School’s in session: Creative ways to teach children about nature and wildlife

Children are fascinated by nature and wildlife. Whether it's observing native birds in the backyard, encountering marine life while snorkelling or swimming, or discovering the forest while hiking.


Children are fascinated by nature and wildlife

Children are fascinated by nature and wildlife

Most adults have fond memories of their first encounter with the wild as children. This sparks a lifelong curiosity and passion for the environment, sometimes leading to a career in the environment. Children who learn about the diverse range of animals, plants, and ecosystems found in our world develop an appreciation for the environment.

Here are some ideas parents and educators can use to teach children about nature.

Make nature-inspired art and crafts

Children can gain knowledge of wildlife by drawing, painting, or crafting. This unleashes creativity and makes learning more enjoyable. In addition, it helps children retain details about a species, such as bird feather colours or the spots on whale sharks. Things from nature, such as leaves, seeds, twigs, and rocks, can be incorporated. You can also recycle plastic or discarded items.

Learning can be fun and collaborative

Learning can be fun and collaborative

Nature walks and visiting parks

Taking children on nature walks or field trips remains one of the most effective ways to introduce them to the natural world. Explore a local trail or forest together. Encourage questions and observations. Visit a nature reserve or botanical garden where young people can observe plants and animals in a natural environment and speak with experts.

Reading books

There are tonnes of books children can read to learn about nature. Check with local conservation NGOs for books or stop by a bookshop.

Watching videos and documentaries

There are many wildlife documentaries available for children (and adults!). They provide valuable insights into species' behaviour, adaptations, and interconnectedness through visual experiences. Media companies like BBC and National Geographic offer many of these on their websites and YouTube channels. There are also educational documents produced by local conservation NGOs. Social media also has videos about local wildlife.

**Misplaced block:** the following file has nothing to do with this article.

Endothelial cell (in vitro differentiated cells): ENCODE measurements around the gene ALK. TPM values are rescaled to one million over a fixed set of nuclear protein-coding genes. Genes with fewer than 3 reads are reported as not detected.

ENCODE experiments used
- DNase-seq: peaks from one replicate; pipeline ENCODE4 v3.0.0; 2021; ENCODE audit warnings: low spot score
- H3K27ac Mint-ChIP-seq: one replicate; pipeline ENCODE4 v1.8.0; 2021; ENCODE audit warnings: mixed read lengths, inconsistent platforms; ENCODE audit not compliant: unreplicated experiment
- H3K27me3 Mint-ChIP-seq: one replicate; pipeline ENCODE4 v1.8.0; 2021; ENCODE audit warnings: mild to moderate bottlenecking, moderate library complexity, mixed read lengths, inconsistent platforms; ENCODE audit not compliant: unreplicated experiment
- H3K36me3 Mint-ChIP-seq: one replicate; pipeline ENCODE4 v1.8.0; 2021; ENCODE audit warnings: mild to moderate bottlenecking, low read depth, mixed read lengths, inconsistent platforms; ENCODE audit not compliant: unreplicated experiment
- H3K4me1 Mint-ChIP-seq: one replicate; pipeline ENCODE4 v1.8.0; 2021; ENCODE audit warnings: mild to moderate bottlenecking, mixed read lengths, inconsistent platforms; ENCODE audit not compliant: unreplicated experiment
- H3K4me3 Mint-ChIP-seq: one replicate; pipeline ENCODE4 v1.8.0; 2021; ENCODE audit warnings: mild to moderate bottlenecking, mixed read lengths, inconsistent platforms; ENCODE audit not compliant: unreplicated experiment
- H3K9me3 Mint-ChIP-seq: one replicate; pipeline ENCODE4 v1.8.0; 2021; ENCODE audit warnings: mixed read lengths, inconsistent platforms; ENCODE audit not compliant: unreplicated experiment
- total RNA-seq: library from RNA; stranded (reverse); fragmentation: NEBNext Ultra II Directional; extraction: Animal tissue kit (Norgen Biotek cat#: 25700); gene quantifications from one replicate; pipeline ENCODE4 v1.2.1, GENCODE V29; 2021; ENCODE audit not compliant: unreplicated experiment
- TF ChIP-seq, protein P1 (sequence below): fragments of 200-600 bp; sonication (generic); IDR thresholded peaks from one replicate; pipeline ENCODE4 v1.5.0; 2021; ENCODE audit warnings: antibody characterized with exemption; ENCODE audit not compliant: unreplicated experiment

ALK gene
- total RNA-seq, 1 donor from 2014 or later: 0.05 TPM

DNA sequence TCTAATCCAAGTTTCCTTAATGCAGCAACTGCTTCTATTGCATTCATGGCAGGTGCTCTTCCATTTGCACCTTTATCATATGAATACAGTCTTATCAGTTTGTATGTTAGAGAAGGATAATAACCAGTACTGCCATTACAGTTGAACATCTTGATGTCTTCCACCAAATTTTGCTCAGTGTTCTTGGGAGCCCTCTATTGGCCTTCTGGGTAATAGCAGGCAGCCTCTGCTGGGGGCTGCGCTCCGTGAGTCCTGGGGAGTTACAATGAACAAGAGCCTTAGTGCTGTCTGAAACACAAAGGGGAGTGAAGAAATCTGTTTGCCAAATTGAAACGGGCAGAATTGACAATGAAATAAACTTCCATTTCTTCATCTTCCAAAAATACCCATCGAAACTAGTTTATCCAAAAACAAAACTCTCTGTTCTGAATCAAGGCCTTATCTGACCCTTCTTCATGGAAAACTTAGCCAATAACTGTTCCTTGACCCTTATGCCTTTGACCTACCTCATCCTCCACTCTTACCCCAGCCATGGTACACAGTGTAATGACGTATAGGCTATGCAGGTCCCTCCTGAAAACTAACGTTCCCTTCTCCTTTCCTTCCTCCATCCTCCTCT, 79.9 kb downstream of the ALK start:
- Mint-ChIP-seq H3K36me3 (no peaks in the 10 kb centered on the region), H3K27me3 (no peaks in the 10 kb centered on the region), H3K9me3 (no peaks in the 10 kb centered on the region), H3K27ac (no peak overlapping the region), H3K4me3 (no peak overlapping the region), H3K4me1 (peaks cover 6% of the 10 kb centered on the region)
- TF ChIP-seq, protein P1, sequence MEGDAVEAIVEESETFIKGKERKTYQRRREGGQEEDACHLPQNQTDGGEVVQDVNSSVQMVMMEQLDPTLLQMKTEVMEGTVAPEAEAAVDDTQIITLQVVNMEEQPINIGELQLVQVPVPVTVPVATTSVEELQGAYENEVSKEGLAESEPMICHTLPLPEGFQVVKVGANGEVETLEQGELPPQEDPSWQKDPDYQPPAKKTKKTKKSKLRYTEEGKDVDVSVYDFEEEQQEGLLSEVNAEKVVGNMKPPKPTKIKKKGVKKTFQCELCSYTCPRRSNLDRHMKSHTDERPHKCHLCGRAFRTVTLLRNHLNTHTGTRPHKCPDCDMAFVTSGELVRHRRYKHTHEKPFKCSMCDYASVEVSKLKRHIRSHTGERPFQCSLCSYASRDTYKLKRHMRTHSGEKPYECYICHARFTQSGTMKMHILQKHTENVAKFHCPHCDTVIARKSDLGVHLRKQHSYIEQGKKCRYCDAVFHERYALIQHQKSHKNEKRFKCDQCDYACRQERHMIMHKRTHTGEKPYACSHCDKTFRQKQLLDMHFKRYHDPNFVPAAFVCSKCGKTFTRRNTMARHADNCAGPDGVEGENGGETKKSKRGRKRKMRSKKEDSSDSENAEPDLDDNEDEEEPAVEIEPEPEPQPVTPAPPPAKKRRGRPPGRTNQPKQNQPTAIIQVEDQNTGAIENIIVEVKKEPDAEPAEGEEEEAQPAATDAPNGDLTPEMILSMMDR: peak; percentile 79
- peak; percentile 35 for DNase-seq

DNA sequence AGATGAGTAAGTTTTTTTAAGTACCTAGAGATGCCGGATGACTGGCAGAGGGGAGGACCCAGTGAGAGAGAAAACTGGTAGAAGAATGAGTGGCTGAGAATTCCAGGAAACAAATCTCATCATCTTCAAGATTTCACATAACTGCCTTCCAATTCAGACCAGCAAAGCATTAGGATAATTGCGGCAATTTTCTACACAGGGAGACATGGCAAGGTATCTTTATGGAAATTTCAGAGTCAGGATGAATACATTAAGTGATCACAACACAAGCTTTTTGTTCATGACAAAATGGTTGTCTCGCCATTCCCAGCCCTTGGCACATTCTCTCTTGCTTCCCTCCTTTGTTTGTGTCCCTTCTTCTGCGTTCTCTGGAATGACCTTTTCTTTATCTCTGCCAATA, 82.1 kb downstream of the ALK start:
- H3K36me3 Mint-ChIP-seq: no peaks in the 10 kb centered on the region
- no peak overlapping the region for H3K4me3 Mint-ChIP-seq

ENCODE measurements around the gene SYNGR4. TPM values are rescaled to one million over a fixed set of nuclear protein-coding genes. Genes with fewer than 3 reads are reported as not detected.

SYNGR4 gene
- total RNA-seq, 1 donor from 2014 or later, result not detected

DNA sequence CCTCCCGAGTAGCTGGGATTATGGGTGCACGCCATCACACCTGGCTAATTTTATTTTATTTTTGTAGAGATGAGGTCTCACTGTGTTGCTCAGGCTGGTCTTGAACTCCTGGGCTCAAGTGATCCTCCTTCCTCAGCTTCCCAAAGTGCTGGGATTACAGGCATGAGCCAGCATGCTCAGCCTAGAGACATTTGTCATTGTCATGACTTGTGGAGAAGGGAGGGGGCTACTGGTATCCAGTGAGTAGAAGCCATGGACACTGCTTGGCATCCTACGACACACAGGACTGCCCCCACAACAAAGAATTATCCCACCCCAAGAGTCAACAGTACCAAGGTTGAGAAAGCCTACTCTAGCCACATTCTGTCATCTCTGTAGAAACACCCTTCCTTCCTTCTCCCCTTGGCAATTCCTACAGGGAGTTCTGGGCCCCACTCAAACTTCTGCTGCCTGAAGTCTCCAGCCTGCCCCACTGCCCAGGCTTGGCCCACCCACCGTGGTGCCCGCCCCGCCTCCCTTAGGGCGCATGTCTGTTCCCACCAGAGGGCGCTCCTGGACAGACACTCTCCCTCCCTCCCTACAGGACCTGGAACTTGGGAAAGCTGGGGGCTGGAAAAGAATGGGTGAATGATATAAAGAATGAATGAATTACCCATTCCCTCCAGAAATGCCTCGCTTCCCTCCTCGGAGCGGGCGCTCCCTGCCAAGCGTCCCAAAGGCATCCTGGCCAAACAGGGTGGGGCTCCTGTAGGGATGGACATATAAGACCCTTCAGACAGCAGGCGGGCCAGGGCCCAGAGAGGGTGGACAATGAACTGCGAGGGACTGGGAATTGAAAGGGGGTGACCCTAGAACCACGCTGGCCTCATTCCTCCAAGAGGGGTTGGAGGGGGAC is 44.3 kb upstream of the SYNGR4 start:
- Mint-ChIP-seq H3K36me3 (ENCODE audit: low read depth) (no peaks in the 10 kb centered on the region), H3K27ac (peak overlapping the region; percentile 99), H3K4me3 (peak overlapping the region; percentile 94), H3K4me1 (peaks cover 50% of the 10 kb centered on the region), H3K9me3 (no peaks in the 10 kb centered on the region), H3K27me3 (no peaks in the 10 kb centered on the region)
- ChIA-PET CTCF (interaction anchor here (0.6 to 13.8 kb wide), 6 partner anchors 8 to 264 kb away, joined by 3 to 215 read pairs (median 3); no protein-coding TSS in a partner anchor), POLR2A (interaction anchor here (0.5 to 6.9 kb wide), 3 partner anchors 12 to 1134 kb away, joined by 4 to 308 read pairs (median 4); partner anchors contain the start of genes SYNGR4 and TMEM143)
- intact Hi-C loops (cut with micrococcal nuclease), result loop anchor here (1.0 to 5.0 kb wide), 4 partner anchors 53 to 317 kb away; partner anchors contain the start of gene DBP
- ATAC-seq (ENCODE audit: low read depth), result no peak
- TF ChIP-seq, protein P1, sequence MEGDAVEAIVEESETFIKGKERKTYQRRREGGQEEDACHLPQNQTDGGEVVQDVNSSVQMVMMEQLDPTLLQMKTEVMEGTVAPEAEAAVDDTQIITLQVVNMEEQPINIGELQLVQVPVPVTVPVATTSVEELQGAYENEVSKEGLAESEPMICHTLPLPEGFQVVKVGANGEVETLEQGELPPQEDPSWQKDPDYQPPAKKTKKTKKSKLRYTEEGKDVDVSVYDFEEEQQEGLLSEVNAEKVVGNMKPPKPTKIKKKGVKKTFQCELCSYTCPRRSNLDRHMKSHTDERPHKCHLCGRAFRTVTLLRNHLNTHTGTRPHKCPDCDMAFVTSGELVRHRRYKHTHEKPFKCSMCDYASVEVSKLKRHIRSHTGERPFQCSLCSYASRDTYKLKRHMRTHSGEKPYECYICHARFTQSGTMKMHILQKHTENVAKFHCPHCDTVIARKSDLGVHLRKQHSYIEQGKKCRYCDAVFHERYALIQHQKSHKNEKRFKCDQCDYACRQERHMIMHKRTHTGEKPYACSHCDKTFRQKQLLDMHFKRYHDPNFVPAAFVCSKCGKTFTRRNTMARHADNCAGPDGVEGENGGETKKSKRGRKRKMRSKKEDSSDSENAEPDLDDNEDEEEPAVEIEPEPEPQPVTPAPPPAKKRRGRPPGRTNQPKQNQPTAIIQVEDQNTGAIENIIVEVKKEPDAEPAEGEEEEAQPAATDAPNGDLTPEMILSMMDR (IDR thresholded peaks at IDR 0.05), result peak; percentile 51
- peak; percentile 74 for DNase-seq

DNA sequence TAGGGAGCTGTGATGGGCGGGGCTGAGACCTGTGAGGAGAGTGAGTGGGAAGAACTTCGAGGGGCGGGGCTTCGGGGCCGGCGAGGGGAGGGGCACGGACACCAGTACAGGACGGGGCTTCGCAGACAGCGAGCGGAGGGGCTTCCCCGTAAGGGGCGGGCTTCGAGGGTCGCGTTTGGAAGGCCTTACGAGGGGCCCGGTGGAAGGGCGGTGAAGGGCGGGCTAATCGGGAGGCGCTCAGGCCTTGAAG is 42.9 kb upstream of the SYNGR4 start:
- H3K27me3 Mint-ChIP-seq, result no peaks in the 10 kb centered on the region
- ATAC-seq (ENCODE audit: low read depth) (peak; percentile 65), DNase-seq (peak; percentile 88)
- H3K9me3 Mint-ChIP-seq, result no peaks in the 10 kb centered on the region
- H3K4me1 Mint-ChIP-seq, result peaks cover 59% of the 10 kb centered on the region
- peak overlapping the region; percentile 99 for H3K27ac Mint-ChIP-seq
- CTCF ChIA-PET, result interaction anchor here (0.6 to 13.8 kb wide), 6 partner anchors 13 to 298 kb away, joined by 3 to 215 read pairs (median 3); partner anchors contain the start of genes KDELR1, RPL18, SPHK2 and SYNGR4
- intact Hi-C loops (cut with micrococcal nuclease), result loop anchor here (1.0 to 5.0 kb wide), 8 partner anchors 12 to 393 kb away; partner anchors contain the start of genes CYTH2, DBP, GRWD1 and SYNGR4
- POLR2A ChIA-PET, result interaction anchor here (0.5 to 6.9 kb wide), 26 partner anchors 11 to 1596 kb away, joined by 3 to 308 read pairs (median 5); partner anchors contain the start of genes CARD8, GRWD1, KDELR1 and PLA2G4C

Interactive games

Interactive nature-centric games can make learning fun and collaborative. As well as reinforcing ecological concepts, they promote teamwork and problem-solving abilities. Play card, board, or outdoor games themed around wildlife, or use storytelling and playacting to unravel complex issues.


Children can also learn about nature by participating in activities that benefit the environment. This sets a good example for children and helps them appreciate nature's challenges. Participating in beach clean-ups, for instance, can teach children about the ocean and its ecosystems. During turtle season, children can participate in beach patrols to learn about these ancient marine species. Planting trees can teach children about trees.

Make use of smart phones to record and learn about flora and fauna

Make use of smart phones to record and learn about flora and fauna

Apps and virtual experiences

Technology can also be used to enhance nature experiences that are educational and interactive. Through virtual reality, augmented reality, and apps, children can explore ecosystems such as the ocean in their classrooms. They provide a unique perspective on wildlife and environmental conservation.

Photography and Videography

You can use smart devices to teach about plants and animals by recording, identifying, and learning about them. Social media or apps like iNaturalist can be used to share photos and videos. 

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Since 1998.

Seychelles Nature, Green HealthClimate Change, Biodiversity Conservation & Sustainability Organisation

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